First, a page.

One of the seven essential life skills in Mind in the Making is “Perspective-Taking.” Mind in the Making says Perspective-taking goes beyond empathy. It considers the thoughts and feelings of others and involves seeing things as others would see them: their likes, dislikes, feelings, and thoughts.
Facilitators, including myself, know about these skills, explain them, and share examples about them. However, it wasn’t until our cohort, Team Calm, in Stronger Me, Stronger We, that I fully experienced the power and importance of perspective-taking.
In one of our sessions, some of the participants discussed the challenges they face during COVID—working full-time jobs and overseeing school at home for their young children and teenagers. Not only are parents juggling multiple work responsibilities and helping their children learn classroom material, but they also have to contend with the emotional struggles the children confront as well as social isolation from friends.
To put it simply, it’s a lot of stress. I don’t have children, so before my participation in these workshops, I wasn’t able to see those challenges clearly. Sure, I’ve read newspaper articles and viewed social media posts about schooling from home and the lack of social connection for children learning remotely, but it wasn’t until I heard these concerns directly from parents that I could begin to understand their perspective.
These realizations occurred during a 1-hour session on a different life skill, Focus and Self-Control.
We discussed how difficult it has been for all of us to focus during the pandemic. If adults cannot concentrate, how can we expect our children to? Their brains are still developing and they may not fully understand why things are the way they are.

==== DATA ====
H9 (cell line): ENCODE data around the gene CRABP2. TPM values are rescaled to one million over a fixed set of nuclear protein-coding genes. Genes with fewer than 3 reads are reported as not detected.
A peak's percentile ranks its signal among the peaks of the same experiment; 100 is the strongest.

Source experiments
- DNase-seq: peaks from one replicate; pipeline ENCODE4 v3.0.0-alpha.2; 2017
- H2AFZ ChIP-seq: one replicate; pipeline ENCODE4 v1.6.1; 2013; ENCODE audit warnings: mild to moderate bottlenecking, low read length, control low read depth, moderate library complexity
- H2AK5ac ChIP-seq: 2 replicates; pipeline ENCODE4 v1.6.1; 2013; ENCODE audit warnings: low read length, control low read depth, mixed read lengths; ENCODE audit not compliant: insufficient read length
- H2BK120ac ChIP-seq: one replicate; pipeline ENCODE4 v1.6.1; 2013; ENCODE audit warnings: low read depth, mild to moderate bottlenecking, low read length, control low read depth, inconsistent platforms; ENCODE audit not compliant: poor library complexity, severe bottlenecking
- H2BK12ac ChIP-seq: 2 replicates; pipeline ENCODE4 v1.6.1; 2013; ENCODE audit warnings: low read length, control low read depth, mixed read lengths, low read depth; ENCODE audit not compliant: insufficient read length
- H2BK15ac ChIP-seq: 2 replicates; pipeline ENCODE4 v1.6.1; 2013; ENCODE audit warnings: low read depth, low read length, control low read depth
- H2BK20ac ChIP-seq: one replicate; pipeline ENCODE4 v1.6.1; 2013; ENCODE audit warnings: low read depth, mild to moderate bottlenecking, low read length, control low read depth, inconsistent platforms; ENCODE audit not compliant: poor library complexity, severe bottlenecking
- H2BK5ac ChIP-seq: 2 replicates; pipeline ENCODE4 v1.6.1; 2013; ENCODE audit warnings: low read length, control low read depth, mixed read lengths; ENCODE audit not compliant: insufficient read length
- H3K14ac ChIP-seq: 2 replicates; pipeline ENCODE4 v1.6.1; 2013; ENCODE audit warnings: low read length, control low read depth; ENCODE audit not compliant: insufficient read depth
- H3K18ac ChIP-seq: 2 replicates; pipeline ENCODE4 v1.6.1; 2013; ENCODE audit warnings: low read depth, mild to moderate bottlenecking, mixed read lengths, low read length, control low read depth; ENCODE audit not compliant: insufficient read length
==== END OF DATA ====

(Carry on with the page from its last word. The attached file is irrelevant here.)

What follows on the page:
A rhetorical question perhaps, but one that forced me to recognize that even though I face challenges in my own life, it’s vital to continually realize that others face different and potentially more difficult ones. So how can I help people with a myriad of challenges?
Participating in these Mind in the Making workshops helped me to develop stronger skills in perspective-taking. These sessions offer participants a way to learn material about the importance of brain development while adding new skills to their own toolboxes which can be transferred to the children in their lives. These workshops also offer the space to build connections. It’s not only a safe space to share, but as my colleague, John Ferguson states, “a brave space to learn, share, and grow”.
Are you struggling with trying to teach your children at home while working full-time? Someone else in this region is too. Did you lose your job and are looking for work while also trying to help your children? Others are too. Through Mind in the Making and the other Stronger Me, Stronger We workshops, you will learn important content to help build your knowledge and skills while building connections with others.
As I learned, it’s important not only to understand and share our own struggles, but to have the space to do so with others. We can all learn something new, be better people, raise better humans, and make the world a better place.